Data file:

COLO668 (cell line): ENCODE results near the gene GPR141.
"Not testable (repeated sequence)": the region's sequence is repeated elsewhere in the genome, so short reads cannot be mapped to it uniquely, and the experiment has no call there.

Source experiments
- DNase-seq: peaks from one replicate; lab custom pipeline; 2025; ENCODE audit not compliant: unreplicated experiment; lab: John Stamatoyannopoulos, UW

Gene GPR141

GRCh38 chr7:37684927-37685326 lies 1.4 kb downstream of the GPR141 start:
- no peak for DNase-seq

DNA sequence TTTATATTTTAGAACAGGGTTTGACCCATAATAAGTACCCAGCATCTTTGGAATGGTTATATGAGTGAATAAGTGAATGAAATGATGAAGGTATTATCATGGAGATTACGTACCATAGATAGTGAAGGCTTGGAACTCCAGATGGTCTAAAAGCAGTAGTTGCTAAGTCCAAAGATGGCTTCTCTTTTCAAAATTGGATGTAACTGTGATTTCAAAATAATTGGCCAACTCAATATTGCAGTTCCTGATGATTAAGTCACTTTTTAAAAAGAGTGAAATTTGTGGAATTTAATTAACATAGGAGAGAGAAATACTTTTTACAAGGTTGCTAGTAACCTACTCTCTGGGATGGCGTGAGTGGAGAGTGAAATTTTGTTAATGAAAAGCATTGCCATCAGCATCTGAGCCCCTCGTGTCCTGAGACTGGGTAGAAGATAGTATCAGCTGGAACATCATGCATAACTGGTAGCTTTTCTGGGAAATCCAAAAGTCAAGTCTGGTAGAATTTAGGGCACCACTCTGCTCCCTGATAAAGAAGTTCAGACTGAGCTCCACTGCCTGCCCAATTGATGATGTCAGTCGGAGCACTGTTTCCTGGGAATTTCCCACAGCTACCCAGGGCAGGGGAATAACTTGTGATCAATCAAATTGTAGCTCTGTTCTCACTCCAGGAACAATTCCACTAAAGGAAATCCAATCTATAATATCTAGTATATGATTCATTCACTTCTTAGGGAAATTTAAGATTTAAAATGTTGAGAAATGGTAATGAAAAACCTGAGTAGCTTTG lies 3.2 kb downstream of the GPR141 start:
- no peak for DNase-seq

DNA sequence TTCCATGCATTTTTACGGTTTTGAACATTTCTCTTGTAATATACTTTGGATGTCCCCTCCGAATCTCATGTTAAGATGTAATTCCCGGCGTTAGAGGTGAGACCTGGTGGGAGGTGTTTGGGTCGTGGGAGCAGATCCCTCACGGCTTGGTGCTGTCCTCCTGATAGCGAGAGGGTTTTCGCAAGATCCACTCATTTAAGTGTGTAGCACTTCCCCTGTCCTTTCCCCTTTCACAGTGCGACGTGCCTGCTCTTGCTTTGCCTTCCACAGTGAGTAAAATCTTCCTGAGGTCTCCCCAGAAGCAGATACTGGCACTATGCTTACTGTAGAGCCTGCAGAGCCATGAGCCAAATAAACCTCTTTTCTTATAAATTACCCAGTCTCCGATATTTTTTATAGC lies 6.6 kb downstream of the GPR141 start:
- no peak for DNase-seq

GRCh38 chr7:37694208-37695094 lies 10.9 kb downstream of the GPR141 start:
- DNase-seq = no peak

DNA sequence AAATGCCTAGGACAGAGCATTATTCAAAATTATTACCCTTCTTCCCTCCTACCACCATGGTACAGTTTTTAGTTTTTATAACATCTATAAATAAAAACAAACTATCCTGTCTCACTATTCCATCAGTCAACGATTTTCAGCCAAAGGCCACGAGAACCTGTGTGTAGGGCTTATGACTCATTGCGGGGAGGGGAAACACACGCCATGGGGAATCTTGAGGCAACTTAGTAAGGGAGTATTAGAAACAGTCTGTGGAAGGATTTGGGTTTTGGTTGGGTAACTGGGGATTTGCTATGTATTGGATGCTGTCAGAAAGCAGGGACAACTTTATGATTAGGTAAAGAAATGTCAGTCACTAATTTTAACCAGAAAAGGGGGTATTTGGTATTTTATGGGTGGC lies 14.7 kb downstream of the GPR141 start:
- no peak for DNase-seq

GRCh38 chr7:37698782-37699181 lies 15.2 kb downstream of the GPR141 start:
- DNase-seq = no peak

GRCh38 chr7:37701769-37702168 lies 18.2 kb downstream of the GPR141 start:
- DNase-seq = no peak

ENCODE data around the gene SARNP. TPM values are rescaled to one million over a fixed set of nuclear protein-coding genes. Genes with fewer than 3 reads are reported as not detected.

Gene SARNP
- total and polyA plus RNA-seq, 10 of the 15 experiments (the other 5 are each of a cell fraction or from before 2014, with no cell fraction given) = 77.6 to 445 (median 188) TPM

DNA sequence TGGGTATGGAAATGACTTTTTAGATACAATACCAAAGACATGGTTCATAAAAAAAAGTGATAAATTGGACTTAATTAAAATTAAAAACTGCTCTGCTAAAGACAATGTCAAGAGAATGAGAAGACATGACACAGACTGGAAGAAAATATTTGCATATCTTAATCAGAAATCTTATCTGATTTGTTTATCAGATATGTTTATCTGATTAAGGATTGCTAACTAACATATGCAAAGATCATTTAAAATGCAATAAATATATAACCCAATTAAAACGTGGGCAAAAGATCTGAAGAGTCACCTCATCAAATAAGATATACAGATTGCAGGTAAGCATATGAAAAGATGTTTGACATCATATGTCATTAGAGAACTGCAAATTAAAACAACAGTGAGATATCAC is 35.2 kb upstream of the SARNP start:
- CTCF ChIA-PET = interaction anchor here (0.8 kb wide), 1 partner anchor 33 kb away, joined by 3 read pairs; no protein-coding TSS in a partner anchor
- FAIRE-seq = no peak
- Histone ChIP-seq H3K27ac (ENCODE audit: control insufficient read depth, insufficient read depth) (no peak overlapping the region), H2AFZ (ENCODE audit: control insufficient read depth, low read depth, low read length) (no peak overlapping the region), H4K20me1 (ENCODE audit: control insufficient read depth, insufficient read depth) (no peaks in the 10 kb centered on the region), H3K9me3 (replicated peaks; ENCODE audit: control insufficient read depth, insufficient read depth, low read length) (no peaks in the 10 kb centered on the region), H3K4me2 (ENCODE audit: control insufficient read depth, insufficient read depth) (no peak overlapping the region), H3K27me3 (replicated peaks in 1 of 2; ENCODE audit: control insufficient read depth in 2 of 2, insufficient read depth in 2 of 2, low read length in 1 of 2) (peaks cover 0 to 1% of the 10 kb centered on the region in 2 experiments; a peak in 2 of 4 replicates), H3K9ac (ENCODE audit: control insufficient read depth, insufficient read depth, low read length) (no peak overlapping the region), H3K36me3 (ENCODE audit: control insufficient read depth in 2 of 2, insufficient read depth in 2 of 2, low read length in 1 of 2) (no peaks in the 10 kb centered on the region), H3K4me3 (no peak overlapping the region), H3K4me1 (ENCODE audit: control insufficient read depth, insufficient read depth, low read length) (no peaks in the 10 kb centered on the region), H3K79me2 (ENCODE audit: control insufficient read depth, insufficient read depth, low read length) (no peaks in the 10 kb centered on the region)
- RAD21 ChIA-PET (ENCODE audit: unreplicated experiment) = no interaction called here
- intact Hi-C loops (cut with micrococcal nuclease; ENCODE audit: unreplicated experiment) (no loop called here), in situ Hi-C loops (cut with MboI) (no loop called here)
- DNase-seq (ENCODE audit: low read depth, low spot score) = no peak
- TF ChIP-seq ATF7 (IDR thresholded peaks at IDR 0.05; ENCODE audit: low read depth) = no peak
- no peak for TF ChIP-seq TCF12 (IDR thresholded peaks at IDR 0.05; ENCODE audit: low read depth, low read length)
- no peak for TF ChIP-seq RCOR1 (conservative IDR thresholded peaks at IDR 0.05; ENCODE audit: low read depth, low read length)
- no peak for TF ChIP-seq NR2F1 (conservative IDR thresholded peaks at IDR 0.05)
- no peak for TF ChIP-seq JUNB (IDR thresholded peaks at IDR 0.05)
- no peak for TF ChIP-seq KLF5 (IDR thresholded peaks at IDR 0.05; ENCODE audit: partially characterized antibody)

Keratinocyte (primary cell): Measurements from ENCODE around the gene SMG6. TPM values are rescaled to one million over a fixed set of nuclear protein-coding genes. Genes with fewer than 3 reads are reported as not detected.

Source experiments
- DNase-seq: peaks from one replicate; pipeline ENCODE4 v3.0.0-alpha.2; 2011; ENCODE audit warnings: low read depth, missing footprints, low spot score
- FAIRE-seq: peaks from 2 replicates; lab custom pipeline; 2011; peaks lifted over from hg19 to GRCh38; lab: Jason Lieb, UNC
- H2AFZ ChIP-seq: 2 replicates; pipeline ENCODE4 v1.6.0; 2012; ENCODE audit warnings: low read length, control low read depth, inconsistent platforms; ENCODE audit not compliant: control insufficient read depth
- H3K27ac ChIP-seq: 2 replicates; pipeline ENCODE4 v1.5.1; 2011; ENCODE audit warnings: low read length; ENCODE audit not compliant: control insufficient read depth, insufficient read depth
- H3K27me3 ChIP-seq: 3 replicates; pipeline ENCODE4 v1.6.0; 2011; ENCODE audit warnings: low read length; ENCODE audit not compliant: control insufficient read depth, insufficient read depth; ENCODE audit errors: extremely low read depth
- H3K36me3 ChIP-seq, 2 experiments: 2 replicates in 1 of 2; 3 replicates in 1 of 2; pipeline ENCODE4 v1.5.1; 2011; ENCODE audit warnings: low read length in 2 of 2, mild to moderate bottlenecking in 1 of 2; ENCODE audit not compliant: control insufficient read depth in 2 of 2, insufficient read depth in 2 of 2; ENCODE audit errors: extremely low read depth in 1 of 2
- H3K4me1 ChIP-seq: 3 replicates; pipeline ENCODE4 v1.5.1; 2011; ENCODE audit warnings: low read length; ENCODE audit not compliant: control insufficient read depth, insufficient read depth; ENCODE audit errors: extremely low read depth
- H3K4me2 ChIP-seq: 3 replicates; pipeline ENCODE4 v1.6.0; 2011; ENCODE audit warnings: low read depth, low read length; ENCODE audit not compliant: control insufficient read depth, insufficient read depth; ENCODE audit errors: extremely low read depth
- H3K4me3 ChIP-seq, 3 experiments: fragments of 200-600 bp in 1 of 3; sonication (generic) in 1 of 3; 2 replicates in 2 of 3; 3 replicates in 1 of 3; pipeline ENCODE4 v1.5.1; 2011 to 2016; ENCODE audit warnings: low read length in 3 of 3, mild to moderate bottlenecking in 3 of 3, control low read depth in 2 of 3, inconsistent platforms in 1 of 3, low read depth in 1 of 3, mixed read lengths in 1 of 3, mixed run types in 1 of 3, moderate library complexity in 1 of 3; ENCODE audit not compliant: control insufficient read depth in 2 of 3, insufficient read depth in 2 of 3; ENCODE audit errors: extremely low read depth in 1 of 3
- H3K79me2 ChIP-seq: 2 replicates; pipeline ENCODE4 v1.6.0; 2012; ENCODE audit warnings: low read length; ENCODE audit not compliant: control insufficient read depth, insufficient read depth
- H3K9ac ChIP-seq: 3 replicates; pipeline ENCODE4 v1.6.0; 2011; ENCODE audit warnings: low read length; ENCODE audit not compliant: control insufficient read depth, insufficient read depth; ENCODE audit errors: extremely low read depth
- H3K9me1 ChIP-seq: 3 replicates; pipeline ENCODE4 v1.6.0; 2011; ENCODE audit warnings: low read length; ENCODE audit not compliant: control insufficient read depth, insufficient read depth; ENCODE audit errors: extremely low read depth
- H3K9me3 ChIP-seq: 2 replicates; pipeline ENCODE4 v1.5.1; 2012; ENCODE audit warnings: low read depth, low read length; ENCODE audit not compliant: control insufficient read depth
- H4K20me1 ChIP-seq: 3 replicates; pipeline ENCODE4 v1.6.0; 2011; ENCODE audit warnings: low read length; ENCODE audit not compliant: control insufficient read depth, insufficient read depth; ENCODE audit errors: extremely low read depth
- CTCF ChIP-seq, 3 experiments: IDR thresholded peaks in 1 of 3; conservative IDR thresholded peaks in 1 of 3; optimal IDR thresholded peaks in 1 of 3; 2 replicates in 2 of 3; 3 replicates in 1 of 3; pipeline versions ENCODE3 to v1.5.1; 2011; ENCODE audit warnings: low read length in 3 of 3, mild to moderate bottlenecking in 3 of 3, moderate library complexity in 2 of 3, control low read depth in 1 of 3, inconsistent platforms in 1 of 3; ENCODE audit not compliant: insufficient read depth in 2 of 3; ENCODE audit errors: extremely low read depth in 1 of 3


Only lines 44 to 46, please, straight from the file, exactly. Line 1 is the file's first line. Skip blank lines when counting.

- H3K4me1 ChIP-seq: 3 replicates; pipeline ENCODE4 v1.5.1; 2011; ENCODE audit warnings: low read length; ENCODE audit not compliant: control insufficient read depth, insufficient read depth; ENCODE audit errors: extremely low read depth
- H3K4me2 ChIP-seq: 3 replicates; pipeline ENCODE4 v1.6.0; 2011; ENCODE audit warnings: low read depth, low read length; ENCODE audit not compliant: control insufficient read depth, insufficient read depth; ENCODE audit errors: extremely low read depth
- H3K4me3 ChIP-seq, 3 experiments: fragments of 200-600 bp in 1 of 3; sonication (generic) in 1 of 3; 2 replicates in 2 of 3; 3 replicates in 1 of 3; pipeline ENCODE4 v1.5.1; 2011 to 2016; ENCODE audit warnings: low read length in 3 of 3, mild to moderate bottlenecking in 3 of 3, control low read depth in 2 of 3, inconsistent platforms in 1 of 3, low read depth in 1 of 3, mixed read lengths in 1 of 3, mixed run types in 1 of 3, moderate library complexity in 1 of 3; ENCODE audit not compliant: control insufficient read depth in 2 of 3, insufficient read depth in 2 of 3; ENCODE audit errors: extremely low read depth in 1 of 3